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News Release

Seattle Indian Health Board

Seattle Indian Health Board sent a letter to President Biden today requesting the Healthy Native Babies Project (HNBP) be renewed and transferred to the Centers for Disease Control and Prevention (CDC) or the Administration for Children and Families (ACF). The program was shut down on May 5, 2022.

Healthy Native Babies Project was designed to deliver culturally appropriate risk-reduction resources about Sudden Infant Death Syndrome (SIDS) and other sleep-related causes of infant death to Native families. Healthy Native Babies Project was a one-of-its-kind public health program operated by the National Institutes of Health (NIH).

According to the Centers for Disease Control and Prevention in 2018, sudden unexplained infant death rates for American Indians and Alaska Natives were the highest among any racial or ethnic population with a rate of 212.1 per 100,000 live births, which is more than twice the rate for non-Hispanic white infants.

“Somehow, in the Administration’s attempts to address maternal and infant mortality, they forgot about Native mothers and babies,” said Abigail Echo-Hawk, executive vice president of Seattle Indian Health Board and director of its research division, Urban Indian Health Institute. “The cost of running the Healthy Native Baby Project is so minimal that it’s unfathomable that this program wouldn’t be renewed. How are we supposed to address the issue if there aren’t resources available to the communities who need them the most?”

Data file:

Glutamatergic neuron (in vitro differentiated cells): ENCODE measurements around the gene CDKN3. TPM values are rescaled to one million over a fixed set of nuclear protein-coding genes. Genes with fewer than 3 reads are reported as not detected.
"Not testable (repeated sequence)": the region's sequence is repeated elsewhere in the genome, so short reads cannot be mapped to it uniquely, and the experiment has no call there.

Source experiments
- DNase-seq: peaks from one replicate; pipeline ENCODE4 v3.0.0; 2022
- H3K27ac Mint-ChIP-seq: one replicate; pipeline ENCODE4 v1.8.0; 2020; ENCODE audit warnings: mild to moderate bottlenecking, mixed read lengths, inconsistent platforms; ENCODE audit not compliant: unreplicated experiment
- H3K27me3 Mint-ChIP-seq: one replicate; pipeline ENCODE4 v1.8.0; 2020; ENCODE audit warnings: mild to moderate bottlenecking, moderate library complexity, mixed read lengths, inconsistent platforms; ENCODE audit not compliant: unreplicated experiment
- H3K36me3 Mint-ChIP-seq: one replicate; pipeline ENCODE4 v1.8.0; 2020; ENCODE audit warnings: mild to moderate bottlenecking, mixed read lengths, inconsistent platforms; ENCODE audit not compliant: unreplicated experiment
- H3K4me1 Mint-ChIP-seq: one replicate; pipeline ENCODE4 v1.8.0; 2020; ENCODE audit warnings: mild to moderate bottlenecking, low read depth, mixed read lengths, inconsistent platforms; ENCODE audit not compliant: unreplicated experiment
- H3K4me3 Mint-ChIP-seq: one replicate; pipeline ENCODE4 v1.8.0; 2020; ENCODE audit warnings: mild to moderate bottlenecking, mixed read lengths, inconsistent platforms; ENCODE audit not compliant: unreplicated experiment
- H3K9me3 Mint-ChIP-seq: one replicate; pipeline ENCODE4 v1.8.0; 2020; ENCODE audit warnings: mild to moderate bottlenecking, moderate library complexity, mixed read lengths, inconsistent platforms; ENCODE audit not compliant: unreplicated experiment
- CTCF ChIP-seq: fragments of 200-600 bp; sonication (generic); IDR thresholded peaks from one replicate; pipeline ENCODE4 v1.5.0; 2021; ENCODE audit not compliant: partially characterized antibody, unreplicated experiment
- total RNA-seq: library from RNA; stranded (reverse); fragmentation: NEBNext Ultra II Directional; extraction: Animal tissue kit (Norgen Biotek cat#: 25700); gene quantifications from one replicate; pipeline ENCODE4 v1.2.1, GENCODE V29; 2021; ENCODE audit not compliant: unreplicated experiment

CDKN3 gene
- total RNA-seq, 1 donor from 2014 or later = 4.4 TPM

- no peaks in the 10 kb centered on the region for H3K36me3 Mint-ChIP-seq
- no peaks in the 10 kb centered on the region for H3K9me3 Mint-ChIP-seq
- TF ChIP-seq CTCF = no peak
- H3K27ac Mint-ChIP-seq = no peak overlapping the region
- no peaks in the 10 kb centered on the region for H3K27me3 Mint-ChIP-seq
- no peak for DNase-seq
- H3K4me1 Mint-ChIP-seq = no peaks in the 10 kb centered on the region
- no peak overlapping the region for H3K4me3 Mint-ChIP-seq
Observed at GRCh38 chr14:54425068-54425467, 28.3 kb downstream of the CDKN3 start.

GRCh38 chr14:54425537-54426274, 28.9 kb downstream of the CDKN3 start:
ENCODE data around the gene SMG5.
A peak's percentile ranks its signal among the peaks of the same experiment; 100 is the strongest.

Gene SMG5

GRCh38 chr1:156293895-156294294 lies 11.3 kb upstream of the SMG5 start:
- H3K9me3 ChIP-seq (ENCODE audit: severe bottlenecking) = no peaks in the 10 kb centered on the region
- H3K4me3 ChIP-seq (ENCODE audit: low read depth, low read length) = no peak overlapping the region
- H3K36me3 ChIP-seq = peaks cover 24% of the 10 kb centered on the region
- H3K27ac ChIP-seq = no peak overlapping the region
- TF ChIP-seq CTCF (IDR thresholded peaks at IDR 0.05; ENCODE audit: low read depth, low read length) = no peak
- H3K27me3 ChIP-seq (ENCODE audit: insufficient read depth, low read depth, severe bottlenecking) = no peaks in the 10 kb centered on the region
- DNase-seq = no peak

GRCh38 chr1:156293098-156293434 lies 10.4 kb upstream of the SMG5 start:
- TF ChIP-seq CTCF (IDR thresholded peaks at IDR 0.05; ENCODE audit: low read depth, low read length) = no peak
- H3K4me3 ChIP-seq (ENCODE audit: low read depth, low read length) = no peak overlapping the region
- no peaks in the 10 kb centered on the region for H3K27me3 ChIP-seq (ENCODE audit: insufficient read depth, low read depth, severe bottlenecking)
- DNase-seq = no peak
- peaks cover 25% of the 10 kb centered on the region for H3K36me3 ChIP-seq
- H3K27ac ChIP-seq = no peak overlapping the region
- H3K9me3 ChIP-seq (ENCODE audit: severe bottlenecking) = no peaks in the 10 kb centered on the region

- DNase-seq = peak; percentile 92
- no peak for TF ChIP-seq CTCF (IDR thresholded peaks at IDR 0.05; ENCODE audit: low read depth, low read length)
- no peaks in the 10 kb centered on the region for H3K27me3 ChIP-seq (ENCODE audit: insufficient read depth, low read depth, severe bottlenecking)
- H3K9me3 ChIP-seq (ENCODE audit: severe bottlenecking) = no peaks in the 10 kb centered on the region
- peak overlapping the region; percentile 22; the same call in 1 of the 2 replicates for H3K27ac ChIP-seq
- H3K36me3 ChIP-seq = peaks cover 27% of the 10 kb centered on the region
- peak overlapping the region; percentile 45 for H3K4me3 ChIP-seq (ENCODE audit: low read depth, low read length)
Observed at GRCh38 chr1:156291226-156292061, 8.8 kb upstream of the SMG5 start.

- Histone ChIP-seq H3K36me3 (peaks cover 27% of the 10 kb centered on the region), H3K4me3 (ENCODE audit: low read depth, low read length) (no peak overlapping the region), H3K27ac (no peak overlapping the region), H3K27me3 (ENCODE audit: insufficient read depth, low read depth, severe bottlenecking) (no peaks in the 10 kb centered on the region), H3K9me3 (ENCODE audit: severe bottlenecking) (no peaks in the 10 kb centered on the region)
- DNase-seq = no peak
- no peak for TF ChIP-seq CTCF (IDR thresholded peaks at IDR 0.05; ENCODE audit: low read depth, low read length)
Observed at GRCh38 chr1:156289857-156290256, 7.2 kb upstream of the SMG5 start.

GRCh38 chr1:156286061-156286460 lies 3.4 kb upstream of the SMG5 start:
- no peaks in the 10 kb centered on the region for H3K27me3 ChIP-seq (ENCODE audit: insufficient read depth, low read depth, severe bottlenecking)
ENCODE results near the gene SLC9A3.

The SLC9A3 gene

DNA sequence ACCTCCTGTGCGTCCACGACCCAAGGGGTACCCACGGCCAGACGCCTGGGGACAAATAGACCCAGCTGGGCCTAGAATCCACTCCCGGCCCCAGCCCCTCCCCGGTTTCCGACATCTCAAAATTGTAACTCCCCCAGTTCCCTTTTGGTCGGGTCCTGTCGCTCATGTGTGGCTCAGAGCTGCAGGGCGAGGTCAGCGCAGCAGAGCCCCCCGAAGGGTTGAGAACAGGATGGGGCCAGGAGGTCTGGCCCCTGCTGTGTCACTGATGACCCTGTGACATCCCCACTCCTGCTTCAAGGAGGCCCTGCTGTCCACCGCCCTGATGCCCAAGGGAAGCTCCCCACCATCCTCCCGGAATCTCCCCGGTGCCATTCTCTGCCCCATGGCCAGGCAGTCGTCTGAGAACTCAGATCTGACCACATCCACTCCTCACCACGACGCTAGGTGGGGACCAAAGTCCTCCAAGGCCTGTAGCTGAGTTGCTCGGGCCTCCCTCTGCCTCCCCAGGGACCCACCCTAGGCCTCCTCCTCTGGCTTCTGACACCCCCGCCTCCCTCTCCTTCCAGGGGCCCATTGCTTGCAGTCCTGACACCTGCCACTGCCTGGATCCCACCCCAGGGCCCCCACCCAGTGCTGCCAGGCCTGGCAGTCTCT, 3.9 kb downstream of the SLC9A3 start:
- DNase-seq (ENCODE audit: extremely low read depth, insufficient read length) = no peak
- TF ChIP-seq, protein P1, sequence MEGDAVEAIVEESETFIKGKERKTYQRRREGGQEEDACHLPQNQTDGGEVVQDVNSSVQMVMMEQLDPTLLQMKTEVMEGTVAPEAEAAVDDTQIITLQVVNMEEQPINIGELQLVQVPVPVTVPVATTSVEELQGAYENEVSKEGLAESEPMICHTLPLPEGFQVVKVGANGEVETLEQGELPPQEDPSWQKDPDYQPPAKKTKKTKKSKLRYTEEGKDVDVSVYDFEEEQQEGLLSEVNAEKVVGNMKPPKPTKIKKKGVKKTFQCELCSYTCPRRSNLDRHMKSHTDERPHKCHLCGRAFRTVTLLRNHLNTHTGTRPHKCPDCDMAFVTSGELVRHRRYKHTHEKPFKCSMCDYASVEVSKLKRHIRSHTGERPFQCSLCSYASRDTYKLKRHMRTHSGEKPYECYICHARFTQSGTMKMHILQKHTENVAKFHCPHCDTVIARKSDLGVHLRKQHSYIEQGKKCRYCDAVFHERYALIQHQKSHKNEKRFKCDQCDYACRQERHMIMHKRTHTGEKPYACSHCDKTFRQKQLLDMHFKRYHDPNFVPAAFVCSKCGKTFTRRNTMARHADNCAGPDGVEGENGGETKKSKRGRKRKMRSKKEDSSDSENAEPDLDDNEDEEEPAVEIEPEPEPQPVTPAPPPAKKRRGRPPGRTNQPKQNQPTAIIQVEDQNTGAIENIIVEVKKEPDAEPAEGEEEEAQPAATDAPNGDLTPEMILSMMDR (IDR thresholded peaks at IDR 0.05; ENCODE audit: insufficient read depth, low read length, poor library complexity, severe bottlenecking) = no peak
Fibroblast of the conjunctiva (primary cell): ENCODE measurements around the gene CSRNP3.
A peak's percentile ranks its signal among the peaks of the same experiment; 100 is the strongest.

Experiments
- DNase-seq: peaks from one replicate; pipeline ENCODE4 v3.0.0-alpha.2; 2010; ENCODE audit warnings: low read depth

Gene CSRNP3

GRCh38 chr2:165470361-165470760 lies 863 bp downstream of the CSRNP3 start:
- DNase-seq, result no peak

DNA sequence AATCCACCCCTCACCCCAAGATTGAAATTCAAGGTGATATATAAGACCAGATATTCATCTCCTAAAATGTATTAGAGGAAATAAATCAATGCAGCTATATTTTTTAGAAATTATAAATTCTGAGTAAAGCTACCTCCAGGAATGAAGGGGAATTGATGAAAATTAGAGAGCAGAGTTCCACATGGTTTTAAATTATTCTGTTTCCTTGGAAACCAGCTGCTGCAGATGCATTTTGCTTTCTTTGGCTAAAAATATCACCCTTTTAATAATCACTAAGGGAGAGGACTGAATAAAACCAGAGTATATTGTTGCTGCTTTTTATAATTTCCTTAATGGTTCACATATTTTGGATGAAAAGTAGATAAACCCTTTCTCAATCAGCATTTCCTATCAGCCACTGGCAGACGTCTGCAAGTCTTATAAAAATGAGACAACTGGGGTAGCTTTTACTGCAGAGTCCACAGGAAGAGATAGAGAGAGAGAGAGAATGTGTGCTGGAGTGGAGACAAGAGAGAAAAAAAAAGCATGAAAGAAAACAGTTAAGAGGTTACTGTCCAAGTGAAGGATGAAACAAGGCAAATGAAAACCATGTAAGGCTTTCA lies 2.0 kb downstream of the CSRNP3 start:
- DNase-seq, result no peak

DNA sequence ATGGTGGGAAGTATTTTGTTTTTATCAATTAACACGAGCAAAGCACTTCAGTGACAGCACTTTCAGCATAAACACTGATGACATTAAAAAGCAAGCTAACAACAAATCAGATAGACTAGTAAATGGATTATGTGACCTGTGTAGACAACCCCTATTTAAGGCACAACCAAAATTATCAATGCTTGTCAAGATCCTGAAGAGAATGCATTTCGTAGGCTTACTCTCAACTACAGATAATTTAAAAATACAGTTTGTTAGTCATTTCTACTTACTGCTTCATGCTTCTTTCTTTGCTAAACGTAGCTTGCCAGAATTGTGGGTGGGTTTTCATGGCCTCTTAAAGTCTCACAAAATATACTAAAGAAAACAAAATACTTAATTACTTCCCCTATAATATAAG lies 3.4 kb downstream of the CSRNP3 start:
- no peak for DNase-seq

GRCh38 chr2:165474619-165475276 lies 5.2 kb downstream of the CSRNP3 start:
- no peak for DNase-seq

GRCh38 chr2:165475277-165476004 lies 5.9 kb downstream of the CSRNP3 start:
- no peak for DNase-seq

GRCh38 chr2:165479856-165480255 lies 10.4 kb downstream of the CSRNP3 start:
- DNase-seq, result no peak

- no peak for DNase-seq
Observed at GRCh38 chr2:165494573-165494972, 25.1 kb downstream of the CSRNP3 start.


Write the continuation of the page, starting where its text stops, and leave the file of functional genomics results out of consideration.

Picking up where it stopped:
The President’s Fiscal Year 2023 budget request asks for $470 million to be allocated to reduce maternal mortality and morbidity rates; expand maternal health initiatives in rural communities; implement implicit bias training for healthcare providers; create pregnancy medical home demonstration projects, and; address the highest rates of perinatal health disparities by investing in the perinatal health workforce.

The cost to renew the Healthy Native Babies Project contract would have been $217,000, which the letter says would “have minimal fiscal impact on the Centers for Disease Control and Prevention or Administration for Children and Families” if the program were to be reinstated.

“The Healthy Native Babies Project allowed me and others to work with and train Native parents, care takers, and providers in reducing the chances of Sudden Infant Death Syndrome and other causes of infant deaths,” said Leah Tanner, a former Healthy Native Babies Project consultant and trainer for the Portland area and citizen of the Nez Perce Tribe. “As a Native mother, and someone who has been working in this specialized area of public health for 21 years, I know there will be a major gap in accessing culturally attuned resources for Native families.”

Link to letter to President Biden

About Seattle Indian Health Board
Seattle Indian Health Board is a community health center that provides health and human services to its patients, while specializing in the care of Native people. Seattle Indian Health Board is recognized as a leader in the promotion of health improvement for urban American Indians and Alaska Natives, locally and nationally.

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